DAM metadata: Why less is more

A digital asset management (DAM) platform isn’t meant to be a lock box or a black hole where assets go in but never come out. Your DAM creates value and efficiency by allowing you to locate existing assets for reuse easily. 

It helps you manage usage rights and restrictions to avoid regulatory and legal issues when reusing assets. The keystone of that process is metadata.

This article explores why you should avoid having too many metadata fields and how to streamline metadata management in your DAM.

You can never have too much of a good thing, right?

The most basic definition of metadata is data about data. It’s the information that’s assigned to your assets to describe them. It feeds your search results and filters, allowing you to locate the exact asset you need. 

Your chosen DAM system likely comes with a standard set of out-of-the-box metadata fields covering the basics — title, description, file type, etc. And you’ll want to add additional custom fields tailored to your industry, company and products. 

When it comes to DAM metadata, many organizations make the mistake of assuming that more is always better, especially if it’s their first time using a DAM system. If metadata is the keystone of your DAM, then you want as much metadata as possible per asset, right? 

Well, not necessarily. You also need to remember the time and effort needed to enter the metadata. While automation and AI can assist with metadata entry, they can’t fully replace human eyes and knowledge. 

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Finding the right balance

The key is having the right metadata. You want to find a balance between the usefulness and value of the metadata and the time and effort expended to enter it.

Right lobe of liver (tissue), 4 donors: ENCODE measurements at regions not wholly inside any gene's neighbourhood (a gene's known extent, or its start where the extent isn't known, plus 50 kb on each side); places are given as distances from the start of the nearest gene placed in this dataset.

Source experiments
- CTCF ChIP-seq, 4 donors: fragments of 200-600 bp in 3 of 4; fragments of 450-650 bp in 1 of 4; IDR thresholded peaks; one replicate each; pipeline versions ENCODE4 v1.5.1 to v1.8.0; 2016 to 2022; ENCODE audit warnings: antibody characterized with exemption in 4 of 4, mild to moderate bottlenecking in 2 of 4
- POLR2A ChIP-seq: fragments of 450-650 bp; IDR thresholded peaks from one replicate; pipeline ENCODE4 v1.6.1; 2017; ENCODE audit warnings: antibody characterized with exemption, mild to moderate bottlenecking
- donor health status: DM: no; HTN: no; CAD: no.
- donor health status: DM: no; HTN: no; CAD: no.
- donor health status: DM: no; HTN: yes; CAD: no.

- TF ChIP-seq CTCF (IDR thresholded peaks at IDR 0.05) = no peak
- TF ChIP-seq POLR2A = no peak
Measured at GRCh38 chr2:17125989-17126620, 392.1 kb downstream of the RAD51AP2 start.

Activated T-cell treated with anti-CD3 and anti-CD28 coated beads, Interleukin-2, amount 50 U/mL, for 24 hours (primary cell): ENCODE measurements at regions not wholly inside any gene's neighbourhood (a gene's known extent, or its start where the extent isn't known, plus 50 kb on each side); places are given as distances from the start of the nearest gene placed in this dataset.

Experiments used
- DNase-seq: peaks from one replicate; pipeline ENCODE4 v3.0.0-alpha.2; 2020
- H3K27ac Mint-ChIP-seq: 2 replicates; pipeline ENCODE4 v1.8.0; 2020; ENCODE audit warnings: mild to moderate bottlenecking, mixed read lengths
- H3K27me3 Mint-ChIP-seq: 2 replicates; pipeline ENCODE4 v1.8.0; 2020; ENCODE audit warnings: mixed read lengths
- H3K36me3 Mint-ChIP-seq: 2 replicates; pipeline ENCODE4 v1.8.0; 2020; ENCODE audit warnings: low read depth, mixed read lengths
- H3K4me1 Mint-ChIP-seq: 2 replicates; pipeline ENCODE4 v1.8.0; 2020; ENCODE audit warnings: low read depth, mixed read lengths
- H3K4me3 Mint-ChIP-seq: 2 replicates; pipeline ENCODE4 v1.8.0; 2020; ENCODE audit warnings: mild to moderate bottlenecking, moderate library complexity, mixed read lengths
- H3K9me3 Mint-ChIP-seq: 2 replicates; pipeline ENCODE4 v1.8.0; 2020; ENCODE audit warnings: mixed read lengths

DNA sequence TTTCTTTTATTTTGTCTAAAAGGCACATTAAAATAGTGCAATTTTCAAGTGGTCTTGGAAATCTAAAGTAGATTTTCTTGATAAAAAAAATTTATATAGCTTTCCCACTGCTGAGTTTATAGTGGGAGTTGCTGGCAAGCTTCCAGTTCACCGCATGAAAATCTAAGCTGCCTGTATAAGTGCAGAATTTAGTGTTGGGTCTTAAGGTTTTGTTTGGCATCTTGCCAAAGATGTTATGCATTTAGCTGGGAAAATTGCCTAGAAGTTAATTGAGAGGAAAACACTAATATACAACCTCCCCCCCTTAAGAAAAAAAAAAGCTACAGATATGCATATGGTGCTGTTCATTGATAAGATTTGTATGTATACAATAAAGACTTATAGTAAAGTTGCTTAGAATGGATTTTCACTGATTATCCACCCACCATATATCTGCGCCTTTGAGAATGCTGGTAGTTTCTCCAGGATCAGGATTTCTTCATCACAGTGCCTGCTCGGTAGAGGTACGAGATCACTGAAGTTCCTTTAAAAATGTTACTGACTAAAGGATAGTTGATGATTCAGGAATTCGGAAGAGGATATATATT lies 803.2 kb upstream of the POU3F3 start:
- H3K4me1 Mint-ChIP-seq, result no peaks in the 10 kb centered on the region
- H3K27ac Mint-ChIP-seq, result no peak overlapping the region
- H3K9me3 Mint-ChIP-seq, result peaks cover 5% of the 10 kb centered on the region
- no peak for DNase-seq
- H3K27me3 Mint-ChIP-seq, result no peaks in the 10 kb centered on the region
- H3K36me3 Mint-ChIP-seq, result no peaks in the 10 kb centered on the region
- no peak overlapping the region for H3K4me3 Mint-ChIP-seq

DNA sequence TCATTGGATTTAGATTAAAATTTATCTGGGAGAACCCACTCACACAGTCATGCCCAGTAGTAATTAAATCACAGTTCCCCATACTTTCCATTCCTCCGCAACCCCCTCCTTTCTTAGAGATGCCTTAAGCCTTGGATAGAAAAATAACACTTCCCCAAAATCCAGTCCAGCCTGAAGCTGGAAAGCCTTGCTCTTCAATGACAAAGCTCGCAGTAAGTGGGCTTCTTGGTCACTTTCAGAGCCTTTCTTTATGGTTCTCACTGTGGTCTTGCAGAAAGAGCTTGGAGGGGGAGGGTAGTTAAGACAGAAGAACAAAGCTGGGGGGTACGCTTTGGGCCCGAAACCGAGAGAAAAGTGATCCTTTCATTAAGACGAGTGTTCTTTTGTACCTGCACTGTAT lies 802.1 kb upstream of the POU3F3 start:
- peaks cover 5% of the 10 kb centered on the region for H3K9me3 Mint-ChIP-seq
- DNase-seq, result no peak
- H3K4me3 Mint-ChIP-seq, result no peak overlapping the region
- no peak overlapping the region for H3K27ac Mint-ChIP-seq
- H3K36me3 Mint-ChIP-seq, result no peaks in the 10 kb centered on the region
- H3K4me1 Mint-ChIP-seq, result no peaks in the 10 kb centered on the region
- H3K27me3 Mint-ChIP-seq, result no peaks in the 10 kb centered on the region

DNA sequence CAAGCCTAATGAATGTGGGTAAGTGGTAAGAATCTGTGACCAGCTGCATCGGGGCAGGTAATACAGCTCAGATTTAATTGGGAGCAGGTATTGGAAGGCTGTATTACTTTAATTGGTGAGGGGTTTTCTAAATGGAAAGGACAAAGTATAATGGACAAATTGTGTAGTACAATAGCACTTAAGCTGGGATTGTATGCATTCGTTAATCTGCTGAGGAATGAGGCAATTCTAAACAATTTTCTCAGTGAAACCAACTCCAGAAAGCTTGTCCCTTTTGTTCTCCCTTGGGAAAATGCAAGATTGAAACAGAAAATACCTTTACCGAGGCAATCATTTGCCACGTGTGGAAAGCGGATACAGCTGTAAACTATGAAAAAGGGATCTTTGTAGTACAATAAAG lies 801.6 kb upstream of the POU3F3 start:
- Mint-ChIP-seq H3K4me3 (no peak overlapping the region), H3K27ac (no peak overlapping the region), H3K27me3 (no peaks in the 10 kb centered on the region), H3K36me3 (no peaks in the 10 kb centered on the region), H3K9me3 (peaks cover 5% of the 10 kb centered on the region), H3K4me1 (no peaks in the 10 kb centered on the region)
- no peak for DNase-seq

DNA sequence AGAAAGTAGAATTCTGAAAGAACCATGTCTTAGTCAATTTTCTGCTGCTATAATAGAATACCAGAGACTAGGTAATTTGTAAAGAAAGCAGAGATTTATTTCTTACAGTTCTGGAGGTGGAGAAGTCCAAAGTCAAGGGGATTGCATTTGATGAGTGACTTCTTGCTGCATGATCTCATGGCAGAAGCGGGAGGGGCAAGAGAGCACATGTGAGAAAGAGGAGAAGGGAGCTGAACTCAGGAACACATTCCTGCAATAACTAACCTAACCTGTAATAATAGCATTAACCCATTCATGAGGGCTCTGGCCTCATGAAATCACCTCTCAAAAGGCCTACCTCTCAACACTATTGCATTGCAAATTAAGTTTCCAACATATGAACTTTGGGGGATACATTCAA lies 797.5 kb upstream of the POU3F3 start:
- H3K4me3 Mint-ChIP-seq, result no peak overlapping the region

A good exercise to go through with your stakeholders is to take the initial list of metadata fields that you’ve compiled, including out-of-the-box and custom fields and rank them as must-haves, nice-to-haves and not needed or redundant. 

Don’t be afraid to push back and question if a field is truly needed. The key questions to return to often in the discussion should be:

  • Does this field contain information that will help my end users locate the assets they need? 
  • Is the value this field provides worth the time it takes to enter the information?
  • Is there a legal, regulatory or organizational reason the information in this field must be attached to assets?

For your must-have fields, you’ll also need to determine if the field should be required, meaning all assets in the DAM must have information entered in that field in order to be retained and available for use. 

Be very selective with designating fields as required. The more required fields, the more time and effort it takes to complete the metadata per asset. A good gauge is to determine if any assets would need filler tags, like N/A, None or Other entered into that field because it’s required, and there simply aren’t any specific terms that apply. That would indicate that the field isn’t actually universally required. 

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But we really do need all these fields!

If your stakeholders aren’t budging and the list of metadata fields they’d like included in the DAM is longer than you’re recommending, you may have to initially pick your battles. Trust me, it will work out.